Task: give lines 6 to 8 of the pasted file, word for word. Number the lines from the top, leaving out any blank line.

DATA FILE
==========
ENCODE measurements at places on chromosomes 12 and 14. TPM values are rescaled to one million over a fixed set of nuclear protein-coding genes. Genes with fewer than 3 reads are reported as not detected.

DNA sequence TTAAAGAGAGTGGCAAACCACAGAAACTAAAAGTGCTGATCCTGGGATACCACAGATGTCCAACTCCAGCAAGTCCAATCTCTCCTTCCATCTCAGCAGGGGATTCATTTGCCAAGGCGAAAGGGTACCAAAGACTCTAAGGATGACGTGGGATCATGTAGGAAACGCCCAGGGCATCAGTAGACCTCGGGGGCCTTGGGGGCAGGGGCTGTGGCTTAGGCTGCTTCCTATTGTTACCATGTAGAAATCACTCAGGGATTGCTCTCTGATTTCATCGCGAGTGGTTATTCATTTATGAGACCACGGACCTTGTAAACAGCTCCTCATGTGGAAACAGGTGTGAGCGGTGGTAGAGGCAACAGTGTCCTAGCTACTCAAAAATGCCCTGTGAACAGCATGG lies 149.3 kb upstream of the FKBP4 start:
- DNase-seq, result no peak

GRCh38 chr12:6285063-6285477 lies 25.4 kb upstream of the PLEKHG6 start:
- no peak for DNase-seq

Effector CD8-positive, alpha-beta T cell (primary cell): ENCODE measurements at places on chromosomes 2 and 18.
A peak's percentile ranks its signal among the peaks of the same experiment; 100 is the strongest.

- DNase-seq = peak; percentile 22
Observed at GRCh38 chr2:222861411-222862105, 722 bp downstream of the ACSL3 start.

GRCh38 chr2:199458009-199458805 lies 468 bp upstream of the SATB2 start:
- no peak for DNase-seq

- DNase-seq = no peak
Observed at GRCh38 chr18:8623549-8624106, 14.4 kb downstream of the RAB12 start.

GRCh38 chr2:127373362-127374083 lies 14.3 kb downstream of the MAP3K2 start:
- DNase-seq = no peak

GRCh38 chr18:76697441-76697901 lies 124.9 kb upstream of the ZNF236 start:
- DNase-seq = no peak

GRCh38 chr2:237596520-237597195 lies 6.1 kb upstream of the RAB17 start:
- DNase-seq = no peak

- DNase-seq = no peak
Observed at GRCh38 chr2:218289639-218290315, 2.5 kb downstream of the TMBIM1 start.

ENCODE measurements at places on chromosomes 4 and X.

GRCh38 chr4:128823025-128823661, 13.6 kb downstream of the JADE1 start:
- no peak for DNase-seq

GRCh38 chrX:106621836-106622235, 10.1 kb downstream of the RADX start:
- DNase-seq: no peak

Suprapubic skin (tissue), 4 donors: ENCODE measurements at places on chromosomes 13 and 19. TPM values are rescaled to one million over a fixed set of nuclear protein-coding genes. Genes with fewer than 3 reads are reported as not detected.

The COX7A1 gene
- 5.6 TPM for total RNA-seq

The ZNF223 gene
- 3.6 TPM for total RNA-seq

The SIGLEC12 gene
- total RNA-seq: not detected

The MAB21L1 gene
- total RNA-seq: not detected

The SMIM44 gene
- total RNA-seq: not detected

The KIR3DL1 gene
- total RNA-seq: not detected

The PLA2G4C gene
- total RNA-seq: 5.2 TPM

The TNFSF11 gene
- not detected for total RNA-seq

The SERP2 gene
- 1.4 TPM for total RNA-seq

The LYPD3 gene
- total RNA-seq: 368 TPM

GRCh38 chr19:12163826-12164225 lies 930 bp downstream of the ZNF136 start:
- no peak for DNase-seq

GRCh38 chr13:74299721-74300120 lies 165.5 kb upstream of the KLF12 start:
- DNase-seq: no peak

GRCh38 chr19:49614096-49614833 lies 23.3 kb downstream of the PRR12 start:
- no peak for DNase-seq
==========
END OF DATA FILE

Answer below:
Effector CD8-positive, alpha-beta T cell (primary cell): ENCODE measurements at places on chromosomes 2 and 18.
A peak's percentile ranks its signal among the peaks of the same experiment; 100 is the strongest.

- DNase-seq = peak; percentile 22